Left ventricular pacing site in cardiac resynchronization therapy: clinical follow-up and predictors of failed lateral implant
The effects of the left ventricular (LV) pacing site on the clinical results of resynchronization therapy (CRT) are not well characterized. The aim of this study was to define the effect of LV lead location on clinical response and LV remodelling, and to identify predictors of failure to implant the LV lead in a lateral location. One hundred and seventy two consecutive patients were evaluated at baseline and 6 months after CRT.
In 128 patients, the LV lead was implanted in the lateral region (Group 1), while 44 received an anterior implant due to anatomical or electrical factors (Group 2). Group 1 was associated with a significantly better functional outcome assessed both by NYHA class (p<0.001) and by the six-minute-walk test (p=0.01) compared with group 2. LV ejection fraction and volumes, and inter- and intraventricular dyssynchrony only improved significantly (p<0.01) in group 1. The only independent predictor of a failed lateral implant was the presence of ischaemic cardiomyopathy (OR 3.29, 95% CI 2.2-13.7; p=0.02). In conclusion, a lateral lead location results in a better functional outcome and greater reverse LV remodelling compared with anterior locations.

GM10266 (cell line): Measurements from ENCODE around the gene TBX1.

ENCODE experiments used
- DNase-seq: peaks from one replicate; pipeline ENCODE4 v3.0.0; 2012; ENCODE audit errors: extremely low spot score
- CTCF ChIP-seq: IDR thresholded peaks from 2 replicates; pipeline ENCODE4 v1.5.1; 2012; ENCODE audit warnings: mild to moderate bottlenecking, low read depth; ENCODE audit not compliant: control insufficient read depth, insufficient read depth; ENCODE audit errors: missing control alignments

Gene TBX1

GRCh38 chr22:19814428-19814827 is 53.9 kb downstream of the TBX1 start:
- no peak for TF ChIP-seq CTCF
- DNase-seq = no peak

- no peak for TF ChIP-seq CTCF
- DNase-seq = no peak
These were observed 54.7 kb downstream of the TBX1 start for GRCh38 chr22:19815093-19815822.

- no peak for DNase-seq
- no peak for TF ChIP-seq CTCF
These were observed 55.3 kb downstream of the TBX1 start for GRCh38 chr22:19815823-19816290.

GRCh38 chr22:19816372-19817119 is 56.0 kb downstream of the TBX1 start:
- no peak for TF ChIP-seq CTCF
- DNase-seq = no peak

The presence of ischaemic cardiomyopathy is a risk factor for a failed lateral LV implant.
CITATION Eur J Heart Fail. 2008 Apr;10(4):421-7